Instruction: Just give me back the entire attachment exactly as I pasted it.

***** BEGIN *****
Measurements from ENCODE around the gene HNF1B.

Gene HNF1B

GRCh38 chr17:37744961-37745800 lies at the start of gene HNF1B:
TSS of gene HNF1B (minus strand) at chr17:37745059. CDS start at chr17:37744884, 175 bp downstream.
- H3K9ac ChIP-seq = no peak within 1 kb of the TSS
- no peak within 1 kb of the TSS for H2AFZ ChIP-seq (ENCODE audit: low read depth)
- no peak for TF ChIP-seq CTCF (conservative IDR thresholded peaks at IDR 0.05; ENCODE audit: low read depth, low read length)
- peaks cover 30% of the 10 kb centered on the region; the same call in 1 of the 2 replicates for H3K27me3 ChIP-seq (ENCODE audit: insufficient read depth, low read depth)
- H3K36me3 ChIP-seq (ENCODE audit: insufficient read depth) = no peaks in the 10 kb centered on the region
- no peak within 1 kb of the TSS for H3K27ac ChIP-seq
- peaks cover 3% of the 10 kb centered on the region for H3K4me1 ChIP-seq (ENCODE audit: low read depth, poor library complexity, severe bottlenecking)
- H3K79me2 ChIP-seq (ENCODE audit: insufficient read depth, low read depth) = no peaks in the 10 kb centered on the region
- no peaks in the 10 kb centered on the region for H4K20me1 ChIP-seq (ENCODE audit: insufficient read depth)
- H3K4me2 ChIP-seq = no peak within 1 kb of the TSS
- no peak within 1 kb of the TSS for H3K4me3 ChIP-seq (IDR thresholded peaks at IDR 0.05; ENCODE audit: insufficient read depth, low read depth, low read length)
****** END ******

Measurements from ENCODE around the gene HNF1B.

Gene HNF1B

GRCh38 chr17:37744961-37745800 lies at the start of gene HNF1B:
TSS of gene HNF1B (minus strand) at chr17:37745059. CDS start at chr17:37744884, 175 bp downstream.
- H3K9ac ChIP-seq = no peak within 1 kb of the TSS
- no peak within 1 kb of the TSS for H2AFZ ChIP-seq (ENCODE audit: low read depth)
- no peak for TF ChIP-seq CTCF (conservative IDR thresholded peaks at IDR 0.05; ENCODE audit: low read depth, low read length)
- peaks cover 30% of the 10 kb centered on the region; the same call in 1 of the 2 replicates for H3K27me3 ChIP-seq (ENCODE audit: insufficient read depth, low read depth)
- H3K36me3 ChIP-seq (ENCODE audit: insufficient read depth) = no peaks in the 10 kb centered on the region
- no peak within 1 kb of the TSS for H3K27ac ChIP-seq
- peaks cover 3% of the 10 kb centered on the region for H3K4me1 ChIP-seq (ENCODE audit: low read depth, poor library complexity, severe bottlenecking)
- H3K79me2 ChIP-seq (ENCODE audit: insufficient read depth, low read depth) = no peaks in the 10 kb centered on the region
- no peaks in the 10 kb centered on the region for H4K20me1 ChIP-seq (ENCODE audit: insufficient read depth)
- H3K4me2 ChIP-seq = no peak within 1 kb of the TSS
- no peak within 1 kb of the TSS for H3K4me3 ChIP-seq (IDR thresholded peaks at IDR 0.05; ENCODE audit: insufficient read depth, low read depth, low read length)